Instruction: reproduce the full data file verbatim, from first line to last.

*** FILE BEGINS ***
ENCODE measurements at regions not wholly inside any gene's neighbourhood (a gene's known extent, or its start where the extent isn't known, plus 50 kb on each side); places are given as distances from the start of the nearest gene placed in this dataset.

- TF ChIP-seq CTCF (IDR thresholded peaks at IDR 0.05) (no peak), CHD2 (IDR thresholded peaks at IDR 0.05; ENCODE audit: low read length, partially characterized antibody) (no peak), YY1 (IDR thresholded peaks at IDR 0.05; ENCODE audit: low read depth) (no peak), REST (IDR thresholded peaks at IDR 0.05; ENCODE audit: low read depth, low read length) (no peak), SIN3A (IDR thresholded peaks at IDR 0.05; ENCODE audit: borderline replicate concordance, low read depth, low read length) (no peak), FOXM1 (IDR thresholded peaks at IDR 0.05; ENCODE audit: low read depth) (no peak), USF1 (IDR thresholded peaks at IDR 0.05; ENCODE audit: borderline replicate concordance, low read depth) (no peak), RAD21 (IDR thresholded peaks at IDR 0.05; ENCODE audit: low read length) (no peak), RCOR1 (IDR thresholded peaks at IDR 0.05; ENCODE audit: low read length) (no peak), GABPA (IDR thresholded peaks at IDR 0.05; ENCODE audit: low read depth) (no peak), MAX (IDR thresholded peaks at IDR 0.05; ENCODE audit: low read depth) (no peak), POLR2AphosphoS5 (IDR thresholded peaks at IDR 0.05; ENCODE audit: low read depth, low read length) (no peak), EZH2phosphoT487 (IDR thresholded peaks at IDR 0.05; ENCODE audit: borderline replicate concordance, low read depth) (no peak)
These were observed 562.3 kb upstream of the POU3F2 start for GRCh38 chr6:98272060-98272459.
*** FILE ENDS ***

ENCODE measurements at regions not wholly inside any gene's neighbourhood (a gene's known extent, or its start where the extent isn't known, plus 50 kb on each side); places are given as distances from the start of the nearest gene placed in this dataset.

- TF ChIP-seq CTCF (IDR thresholded peaks at IDR 0.05) (no peak), CHD2 (IDR thresholded peaks at IDR 0.05; ENCODE audit: low read length, partially characterized antibody) (no peak), YY1 (IDR thresholded peaks at IDR 0.05; ENCODE audit: low read depth) (no peak), REST (IDR thresholded peaks at IDR 0.05; ENCODE audit: low read depth, low read length) (no peak), SIN3A (IDR thresholded peaks at IDR 0.05; ENCODE audit: borderline replicate concordance, low read depth, low read length) (no peak), FOXM1 (IDR thresholded peaks at IDR 0.05; ENCODE audit: low read depth) (no peak), USF1 (IDR thresholded peaks at IDR 0.05; ENCODE audit: borderline replicate concordance, low read depth) (no peak), RAD21 (IDR thresholded peaks at IDR 0.05; ENCODE audit: low read length) (no peak), RCOR1 (IDR thresholded peaks at IDR 0.05; ENCODE audit: low read length) (no peak), GABPA (IDR thresholded peaks at IDR 0.05; ENCODE audit: low read depth) (no peak), MAX (IDR thresholded peaks at IDR 0.05; ENCODE audit: low read depth) (no peak), POLR2AphosphoS5 (IDR thresholded peaks at IDR 0.05; ENCODE audit: low read depth, low read length) (no peak), EZH2phosphoT487 (IDR thresholded peaks at IDR 0.05; ENCODE audit: borderline replicate concordance, low read depth) (no peak)
These were observed 562.3 kb upstream of the POU3F2 start for GRCh38 chr6:98272060-98272459.